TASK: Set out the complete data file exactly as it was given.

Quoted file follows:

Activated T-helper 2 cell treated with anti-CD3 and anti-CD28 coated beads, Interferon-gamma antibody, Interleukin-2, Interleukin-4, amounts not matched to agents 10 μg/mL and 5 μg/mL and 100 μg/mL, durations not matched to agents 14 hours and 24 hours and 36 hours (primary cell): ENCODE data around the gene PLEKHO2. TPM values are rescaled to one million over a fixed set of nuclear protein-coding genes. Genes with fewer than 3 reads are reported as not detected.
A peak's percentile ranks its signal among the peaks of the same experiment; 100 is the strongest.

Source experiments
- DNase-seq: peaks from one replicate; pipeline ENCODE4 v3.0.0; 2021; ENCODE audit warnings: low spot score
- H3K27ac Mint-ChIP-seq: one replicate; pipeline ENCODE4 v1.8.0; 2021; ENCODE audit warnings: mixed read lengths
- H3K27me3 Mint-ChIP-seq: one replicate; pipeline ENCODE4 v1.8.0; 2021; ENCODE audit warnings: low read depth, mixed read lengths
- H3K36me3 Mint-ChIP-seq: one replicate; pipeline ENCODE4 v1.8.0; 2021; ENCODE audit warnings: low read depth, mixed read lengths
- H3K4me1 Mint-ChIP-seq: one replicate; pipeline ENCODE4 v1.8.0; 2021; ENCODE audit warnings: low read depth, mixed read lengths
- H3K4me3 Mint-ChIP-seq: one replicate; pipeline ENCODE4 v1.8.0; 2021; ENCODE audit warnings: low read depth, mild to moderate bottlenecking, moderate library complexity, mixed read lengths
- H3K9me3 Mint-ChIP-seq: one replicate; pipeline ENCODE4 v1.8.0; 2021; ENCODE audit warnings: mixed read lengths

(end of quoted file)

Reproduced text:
Activated T-helper 2 cell treated with anti-CD3 and anti-CD28 coated beads, Interferon-gamma antibody, Interleukin-2, Interleukin-4, amounts not matched to agents 10 μg/mL and 5 μg/mL and 100 μg/mL, durations not matched to agents 14 hours and 24 hours and 36 hours (primary cell): ENCODE data around the gene PLEKHO2. TPM values are rescaled to one million over a fixed set of nuclear protein-coding genes. Genes with fewer than 3 reads are reported as not detected.
A peak's percentile ranks its signal among the peaks of the same experiment; 100 is the strongest.

Source experiments
- DNase-seq: peaks from one replicate; pipeline ENCODE4 v3.0.0; 2021; ENCODE audit warnings: low spot score
- H3K27ac Mint-ChIP-seq: one replicate; pipeline ENCODE4 v1.8.0; 2021; ENCODE audit warnings: mixed read lengths
- H3K27me3 Mint-ChIP-seq: one replicate; pipeline ENCODE4 v1.8.0; 2021; ENCODE audit warnings: low read depth, mixed read lengths
- H3K36me3 Mint-ChIP-seq: one replicate; pipeline ENCODE4 v1.8.0; 2021; ENCODE audit warnings: low read depth, mixed read lengths
- H3K4me1 Mint-ChIP-seq: one replicate; pipeline ENCODE4 v1.8.0; 2021; ENCODE audit warnings: low read depth, mixed read lengths
- H3K4me3 Mint-ChIP-seq: one replicate; pipeline ENCODE4 v1.8.0; 2021; ENCODE audit warnings: low read depth, mild to moderate bottlenecking, moderate library complexity, mixed read lengths
- H3K9me3 Mint-ChIP-seq: one replicate; pipeline ENCODE4 v1.8.0; 2021; ENCODE audit warnings: mixed read lengths